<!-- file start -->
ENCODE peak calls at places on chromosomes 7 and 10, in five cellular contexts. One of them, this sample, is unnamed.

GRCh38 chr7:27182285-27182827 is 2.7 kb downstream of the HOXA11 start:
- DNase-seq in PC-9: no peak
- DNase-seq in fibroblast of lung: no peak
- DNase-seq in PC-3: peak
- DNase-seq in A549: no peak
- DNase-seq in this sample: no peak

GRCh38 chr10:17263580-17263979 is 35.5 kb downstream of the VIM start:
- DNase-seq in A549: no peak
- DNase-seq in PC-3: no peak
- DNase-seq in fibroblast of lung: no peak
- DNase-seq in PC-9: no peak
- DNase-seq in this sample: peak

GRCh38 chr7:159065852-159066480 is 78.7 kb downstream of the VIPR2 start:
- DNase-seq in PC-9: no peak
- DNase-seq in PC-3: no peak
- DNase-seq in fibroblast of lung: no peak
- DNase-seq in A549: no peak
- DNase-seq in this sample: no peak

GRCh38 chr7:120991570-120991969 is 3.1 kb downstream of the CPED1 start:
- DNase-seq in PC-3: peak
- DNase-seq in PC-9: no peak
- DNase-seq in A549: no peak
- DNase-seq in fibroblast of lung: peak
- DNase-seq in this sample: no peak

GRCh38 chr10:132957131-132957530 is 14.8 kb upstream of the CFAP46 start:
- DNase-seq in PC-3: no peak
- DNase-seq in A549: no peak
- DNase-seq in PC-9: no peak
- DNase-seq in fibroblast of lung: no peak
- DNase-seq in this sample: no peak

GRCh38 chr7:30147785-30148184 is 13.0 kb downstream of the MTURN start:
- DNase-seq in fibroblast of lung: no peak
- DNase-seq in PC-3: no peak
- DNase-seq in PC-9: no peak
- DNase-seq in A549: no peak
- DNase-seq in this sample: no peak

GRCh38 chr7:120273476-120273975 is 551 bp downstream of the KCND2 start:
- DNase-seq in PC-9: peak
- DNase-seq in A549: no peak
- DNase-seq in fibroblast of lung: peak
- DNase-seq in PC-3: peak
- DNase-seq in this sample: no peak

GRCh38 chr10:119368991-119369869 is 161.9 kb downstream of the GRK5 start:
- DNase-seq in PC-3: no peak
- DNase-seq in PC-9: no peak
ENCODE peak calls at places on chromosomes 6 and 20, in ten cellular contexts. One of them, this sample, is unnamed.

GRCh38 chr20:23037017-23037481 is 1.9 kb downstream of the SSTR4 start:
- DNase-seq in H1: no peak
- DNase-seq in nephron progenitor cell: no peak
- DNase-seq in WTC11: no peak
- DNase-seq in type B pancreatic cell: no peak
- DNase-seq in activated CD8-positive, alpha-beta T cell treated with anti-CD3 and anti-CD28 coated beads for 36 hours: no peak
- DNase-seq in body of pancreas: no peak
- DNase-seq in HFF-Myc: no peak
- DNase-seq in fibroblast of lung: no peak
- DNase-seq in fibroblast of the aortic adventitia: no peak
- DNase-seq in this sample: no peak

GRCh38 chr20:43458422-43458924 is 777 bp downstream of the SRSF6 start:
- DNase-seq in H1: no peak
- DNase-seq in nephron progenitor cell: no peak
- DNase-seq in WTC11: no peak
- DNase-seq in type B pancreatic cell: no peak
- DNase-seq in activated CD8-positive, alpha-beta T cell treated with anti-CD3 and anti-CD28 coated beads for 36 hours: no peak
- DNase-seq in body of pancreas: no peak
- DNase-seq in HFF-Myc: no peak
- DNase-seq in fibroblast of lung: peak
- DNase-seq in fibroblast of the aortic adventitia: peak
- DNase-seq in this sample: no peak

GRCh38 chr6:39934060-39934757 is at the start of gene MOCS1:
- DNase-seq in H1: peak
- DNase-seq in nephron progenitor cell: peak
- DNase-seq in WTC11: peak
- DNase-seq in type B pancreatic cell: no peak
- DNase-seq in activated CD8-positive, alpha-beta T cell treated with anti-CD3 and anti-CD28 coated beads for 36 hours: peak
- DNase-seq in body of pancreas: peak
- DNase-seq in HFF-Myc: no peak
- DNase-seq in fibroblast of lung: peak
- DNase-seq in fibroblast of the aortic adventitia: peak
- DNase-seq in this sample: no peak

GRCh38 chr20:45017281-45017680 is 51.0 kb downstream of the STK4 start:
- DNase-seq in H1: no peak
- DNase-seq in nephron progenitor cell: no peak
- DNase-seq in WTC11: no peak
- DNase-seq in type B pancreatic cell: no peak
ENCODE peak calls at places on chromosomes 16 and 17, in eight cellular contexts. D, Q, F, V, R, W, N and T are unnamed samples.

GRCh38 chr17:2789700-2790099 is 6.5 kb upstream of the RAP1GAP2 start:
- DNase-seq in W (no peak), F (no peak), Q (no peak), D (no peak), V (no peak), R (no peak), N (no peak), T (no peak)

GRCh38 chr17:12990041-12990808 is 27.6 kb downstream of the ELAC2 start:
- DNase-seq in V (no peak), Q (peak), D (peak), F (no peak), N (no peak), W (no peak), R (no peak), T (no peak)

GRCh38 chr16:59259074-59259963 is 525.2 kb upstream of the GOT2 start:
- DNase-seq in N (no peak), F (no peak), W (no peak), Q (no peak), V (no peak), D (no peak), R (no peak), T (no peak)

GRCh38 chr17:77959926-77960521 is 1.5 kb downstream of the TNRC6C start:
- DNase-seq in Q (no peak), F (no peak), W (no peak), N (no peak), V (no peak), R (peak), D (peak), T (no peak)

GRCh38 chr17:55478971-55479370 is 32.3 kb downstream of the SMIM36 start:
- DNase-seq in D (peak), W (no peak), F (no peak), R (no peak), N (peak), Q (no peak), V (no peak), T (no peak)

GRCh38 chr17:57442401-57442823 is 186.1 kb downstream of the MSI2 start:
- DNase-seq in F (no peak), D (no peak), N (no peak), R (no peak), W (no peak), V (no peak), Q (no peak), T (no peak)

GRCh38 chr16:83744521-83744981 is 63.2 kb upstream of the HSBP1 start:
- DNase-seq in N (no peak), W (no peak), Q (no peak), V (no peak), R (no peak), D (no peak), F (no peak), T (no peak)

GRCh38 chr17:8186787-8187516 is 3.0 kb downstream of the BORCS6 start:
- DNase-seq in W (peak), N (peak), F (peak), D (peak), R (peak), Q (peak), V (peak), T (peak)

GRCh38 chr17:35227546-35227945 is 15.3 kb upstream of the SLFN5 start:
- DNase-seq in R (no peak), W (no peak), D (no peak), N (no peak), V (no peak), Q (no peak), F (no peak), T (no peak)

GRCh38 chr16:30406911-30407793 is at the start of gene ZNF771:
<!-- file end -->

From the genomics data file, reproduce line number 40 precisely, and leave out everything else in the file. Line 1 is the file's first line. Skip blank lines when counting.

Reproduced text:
- DNase-seq in A549: no peak